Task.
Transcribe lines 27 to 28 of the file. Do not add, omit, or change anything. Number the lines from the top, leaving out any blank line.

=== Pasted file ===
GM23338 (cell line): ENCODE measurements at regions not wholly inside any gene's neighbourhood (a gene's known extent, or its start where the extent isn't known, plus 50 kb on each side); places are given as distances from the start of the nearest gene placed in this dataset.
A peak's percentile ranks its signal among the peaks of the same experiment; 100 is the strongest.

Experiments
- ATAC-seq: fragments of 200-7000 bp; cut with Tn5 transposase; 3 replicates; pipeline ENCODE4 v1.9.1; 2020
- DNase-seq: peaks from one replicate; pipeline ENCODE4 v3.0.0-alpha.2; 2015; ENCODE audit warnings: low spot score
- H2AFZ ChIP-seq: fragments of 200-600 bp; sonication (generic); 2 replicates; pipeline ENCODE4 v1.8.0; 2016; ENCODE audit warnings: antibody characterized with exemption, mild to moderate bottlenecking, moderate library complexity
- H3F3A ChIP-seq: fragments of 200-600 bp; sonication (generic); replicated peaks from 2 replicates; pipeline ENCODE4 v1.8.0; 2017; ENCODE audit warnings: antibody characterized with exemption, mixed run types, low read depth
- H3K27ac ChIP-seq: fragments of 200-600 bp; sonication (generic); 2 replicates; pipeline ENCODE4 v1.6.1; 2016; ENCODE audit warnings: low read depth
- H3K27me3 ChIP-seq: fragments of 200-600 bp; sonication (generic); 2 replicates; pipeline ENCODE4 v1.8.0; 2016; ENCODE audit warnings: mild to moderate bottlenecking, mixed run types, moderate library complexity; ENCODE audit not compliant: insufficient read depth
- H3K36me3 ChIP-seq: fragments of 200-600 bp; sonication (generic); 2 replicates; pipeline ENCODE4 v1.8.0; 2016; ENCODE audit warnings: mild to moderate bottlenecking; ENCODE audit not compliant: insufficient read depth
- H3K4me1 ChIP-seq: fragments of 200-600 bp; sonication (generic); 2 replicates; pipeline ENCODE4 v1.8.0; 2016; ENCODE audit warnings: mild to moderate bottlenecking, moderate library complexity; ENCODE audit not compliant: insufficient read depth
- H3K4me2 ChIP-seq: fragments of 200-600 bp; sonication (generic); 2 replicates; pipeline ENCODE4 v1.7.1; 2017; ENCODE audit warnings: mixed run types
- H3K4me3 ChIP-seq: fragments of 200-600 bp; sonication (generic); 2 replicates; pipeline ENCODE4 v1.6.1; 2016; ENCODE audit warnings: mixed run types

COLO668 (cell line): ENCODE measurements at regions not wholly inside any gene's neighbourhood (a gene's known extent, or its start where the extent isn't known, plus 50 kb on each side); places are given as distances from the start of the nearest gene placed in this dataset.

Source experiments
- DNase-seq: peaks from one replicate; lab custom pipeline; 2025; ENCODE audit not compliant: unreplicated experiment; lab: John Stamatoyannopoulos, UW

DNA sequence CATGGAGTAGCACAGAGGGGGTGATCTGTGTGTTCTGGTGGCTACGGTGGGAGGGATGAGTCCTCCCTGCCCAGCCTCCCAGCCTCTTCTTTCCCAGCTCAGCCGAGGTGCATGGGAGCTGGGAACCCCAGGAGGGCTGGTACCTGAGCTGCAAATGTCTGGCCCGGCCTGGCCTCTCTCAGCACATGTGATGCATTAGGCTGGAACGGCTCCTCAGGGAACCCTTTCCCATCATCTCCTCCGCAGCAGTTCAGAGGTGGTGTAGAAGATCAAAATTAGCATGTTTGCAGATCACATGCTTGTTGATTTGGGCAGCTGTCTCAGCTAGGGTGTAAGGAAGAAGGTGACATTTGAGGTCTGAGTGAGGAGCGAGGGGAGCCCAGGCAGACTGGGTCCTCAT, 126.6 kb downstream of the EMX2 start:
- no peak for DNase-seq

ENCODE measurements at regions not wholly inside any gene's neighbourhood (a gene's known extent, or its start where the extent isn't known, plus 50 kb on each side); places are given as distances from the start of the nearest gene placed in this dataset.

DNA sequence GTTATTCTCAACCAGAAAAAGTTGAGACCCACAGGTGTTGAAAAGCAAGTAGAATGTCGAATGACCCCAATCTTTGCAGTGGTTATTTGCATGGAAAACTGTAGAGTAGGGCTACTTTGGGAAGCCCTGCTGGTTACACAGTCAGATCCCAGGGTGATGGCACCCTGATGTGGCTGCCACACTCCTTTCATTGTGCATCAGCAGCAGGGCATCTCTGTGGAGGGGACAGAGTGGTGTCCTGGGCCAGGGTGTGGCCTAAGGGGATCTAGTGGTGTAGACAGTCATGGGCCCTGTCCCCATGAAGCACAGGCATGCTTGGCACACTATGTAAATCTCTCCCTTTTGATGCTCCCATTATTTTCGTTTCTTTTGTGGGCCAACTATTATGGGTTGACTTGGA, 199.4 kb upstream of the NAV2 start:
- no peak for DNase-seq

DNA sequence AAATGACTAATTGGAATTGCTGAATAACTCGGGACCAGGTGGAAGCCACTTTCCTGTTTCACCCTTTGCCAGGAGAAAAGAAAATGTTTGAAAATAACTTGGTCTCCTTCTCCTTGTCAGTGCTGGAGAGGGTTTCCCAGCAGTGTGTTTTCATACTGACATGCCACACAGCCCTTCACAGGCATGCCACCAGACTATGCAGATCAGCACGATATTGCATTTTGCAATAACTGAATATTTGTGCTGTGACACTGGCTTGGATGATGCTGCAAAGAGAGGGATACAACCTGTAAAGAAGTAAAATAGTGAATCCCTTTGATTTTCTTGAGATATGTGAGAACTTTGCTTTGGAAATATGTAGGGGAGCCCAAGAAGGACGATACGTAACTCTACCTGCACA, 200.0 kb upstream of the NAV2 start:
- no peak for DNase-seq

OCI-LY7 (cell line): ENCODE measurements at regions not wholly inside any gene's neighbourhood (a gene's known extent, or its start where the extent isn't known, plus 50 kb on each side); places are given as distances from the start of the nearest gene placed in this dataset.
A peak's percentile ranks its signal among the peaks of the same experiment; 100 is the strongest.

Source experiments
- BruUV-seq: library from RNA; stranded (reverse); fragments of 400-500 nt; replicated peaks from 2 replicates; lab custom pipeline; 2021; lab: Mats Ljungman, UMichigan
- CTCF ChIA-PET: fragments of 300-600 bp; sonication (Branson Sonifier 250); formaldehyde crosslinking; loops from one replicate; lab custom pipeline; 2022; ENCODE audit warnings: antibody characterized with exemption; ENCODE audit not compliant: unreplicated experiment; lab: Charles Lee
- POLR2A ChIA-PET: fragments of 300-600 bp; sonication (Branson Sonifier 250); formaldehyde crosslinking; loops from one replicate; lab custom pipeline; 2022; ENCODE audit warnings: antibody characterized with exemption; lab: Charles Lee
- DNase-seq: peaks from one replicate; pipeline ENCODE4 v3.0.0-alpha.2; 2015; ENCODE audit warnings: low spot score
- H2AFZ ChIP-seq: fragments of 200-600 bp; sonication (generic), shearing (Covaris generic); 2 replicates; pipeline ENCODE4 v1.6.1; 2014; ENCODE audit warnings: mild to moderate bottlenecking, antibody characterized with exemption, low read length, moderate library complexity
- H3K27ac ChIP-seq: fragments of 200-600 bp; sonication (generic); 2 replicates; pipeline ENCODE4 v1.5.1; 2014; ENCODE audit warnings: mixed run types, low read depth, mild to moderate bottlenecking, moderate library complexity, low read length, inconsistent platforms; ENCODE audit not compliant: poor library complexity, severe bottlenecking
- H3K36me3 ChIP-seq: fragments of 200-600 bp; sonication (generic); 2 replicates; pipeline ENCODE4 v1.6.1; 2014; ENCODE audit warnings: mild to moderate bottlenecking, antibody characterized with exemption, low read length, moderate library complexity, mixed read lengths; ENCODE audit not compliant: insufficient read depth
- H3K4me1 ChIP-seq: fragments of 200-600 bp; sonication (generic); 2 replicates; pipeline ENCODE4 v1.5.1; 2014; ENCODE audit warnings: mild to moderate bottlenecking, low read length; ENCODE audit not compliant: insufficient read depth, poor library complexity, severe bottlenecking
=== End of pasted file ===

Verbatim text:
- BruUV-seq: library from RNA; stranded (reverse); fragments of 400-500 nt; replicated peaks from 2 replicates; lab custom pipeline; 2021; lab: Mats Ljungman, UMichigan
- CTCF ChIA-PET: fragments of 300-600 bp; sonication (Branson Sonifier 250); formaldehyde crosslinking; loops from one replicate; lab custom pipeline; 2022; ENCODE audit warnings: antibody characterized with exemption; ENCODE audit not compliant: unreplicated experiment; lab: Charles Lee